Central banks are turning “hawkish” in the face of inflation.
(Bloomberg) — Treasuries fell, sending 10-year yields to a three-month high, as traders braced for a testing week of heavy bond auctions and continued to digest the prospect that central banks in the U.S. and Europe will step up the pace of policy tightening.
The yield on 10-year Treasuries reached 1.51%, the highest since June, before settling at 1.48%. The yield has climbed 16 basis points over the past week as the Federal Reserve signaled it may start reducing its asset purchases in November and raising rates as soon as next year. Yields on two- and five-year Treasuries hit their highest levels since early 2020, with a combined $121 billion of the securities set to be sold Monday. A seven-year auction is due Tuesday.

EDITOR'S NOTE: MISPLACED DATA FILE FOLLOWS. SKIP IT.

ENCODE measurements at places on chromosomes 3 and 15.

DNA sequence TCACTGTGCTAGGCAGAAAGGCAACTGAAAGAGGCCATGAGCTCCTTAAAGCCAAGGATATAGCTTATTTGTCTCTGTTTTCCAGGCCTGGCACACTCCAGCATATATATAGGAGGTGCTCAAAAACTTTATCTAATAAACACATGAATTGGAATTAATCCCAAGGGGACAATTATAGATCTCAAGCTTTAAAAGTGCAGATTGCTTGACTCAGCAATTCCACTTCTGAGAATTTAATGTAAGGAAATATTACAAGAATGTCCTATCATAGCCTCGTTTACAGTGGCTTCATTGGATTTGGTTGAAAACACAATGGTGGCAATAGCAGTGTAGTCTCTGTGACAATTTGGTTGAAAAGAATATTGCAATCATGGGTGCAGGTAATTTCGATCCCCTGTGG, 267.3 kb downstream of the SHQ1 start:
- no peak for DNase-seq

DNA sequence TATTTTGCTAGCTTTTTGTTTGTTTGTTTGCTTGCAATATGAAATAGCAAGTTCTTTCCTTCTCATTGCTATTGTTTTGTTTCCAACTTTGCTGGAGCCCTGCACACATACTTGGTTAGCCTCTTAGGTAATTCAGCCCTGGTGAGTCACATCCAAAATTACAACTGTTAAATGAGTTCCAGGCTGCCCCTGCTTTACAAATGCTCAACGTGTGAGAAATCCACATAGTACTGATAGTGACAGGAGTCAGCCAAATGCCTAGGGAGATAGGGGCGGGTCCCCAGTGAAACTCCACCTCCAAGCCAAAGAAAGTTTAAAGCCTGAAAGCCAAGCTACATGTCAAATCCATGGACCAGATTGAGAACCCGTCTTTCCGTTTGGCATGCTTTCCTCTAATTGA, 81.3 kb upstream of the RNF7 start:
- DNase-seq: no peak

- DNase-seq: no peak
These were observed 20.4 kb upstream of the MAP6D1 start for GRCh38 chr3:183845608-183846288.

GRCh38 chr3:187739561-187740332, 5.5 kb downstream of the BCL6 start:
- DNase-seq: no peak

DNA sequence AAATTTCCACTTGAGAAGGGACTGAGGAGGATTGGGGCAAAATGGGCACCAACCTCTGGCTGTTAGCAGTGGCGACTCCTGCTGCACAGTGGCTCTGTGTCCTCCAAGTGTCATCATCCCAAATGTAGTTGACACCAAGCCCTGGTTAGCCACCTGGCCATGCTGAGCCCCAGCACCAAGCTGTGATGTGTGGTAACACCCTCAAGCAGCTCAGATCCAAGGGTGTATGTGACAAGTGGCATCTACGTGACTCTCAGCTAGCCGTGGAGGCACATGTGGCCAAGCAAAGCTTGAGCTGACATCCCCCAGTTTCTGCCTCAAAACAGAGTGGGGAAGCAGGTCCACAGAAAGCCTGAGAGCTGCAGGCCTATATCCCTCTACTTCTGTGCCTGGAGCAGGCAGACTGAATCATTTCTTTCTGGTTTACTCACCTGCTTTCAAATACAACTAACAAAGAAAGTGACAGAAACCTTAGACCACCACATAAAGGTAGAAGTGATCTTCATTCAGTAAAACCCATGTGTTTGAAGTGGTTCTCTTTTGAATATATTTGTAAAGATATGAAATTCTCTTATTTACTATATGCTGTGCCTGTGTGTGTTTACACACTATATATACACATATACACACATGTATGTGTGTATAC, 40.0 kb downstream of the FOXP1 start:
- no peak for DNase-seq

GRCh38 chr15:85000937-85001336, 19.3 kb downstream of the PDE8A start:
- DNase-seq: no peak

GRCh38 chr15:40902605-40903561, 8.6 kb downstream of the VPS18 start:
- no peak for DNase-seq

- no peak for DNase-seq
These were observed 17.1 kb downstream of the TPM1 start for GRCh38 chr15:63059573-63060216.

While Treasuries briefly extended the selloff after a report showed durable goods orders exceeded economists’ forecasts, they started to pare losses after U.S. equity futures soured.
Bond yields increased across the globe last week as central banks move to reduce pandemic stimulus. The Bank of England surprised markets by raising the prospect of increasing rates as soon as November, and Norway delivered the first post-crisis hike among Group-of-10 countries. In the U.S., traders pulled forward wagers on an interest-rate increase to the end of 2022 following last week’s Fed meeting.
On the equity side, FAANG stocks trail the S&P 500 as 10-year Treasury yield climb.
We have the 10-year Treasury yield climbing above the S&P 500 dividend yield.
Here are The Fed and The ECB turning “hawkish.”